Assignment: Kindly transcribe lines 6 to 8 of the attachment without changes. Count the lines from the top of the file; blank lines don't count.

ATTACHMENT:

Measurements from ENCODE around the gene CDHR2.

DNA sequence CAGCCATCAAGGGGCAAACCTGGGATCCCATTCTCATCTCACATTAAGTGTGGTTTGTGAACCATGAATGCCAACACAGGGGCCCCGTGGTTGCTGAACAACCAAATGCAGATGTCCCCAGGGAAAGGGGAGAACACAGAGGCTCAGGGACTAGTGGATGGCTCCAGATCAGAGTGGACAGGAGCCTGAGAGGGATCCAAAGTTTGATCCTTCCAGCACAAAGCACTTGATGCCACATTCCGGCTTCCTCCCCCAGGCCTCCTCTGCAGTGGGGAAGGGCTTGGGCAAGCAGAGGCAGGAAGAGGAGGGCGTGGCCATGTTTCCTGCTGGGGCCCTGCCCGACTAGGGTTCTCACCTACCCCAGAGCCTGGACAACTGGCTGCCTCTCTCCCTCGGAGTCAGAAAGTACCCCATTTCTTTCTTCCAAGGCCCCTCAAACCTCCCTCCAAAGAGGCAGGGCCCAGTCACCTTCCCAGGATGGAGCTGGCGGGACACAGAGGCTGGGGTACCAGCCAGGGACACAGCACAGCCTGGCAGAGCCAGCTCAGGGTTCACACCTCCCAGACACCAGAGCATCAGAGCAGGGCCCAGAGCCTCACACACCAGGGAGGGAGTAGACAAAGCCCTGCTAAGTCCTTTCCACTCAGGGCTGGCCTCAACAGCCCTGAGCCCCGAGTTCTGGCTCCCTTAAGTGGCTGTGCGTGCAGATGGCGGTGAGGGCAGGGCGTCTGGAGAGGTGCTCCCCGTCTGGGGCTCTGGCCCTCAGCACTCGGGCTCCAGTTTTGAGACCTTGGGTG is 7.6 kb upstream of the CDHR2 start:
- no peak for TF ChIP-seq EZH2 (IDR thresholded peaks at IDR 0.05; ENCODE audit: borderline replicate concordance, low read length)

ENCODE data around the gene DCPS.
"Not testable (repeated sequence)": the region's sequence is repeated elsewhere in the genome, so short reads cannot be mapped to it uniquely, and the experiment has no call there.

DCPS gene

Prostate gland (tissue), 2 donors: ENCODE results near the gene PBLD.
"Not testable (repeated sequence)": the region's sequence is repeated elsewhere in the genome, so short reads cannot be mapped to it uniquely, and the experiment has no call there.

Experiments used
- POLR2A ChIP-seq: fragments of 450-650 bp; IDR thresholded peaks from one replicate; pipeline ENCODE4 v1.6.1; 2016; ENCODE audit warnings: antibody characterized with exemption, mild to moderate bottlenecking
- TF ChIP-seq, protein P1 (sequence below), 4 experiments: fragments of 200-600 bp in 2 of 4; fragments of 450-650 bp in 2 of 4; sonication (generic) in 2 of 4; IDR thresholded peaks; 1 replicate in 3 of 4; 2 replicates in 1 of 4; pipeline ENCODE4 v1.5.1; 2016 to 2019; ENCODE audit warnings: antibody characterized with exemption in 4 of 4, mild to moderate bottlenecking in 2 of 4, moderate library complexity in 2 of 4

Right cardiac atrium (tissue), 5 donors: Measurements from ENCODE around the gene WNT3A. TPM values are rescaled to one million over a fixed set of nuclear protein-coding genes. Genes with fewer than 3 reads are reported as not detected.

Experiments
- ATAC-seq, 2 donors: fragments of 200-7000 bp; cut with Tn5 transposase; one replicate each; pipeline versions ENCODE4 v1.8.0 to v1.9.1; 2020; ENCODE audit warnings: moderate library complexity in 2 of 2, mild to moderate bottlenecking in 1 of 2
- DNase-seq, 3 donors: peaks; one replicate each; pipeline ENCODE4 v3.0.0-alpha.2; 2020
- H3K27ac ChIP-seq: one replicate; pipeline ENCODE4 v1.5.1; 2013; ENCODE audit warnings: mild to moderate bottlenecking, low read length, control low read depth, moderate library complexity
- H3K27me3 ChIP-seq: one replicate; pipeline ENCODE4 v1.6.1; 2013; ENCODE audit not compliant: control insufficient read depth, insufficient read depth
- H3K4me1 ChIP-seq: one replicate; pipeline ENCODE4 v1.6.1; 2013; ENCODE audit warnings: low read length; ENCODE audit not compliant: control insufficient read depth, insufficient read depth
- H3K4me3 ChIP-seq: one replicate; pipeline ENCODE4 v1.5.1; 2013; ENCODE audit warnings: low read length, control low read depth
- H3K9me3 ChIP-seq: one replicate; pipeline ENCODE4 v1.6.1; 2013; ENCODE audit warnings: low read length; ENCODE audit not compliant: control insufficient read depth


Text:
DCPS gene

Prostate gland (tissue), 2 donors: ENCODE results near the gene PBLD.
"Not testable (repeated sequence)": the region's sequence is repeated elsewhere in the genome, so short reads cannot be mapped to it uniquely, and the experiment has no call there.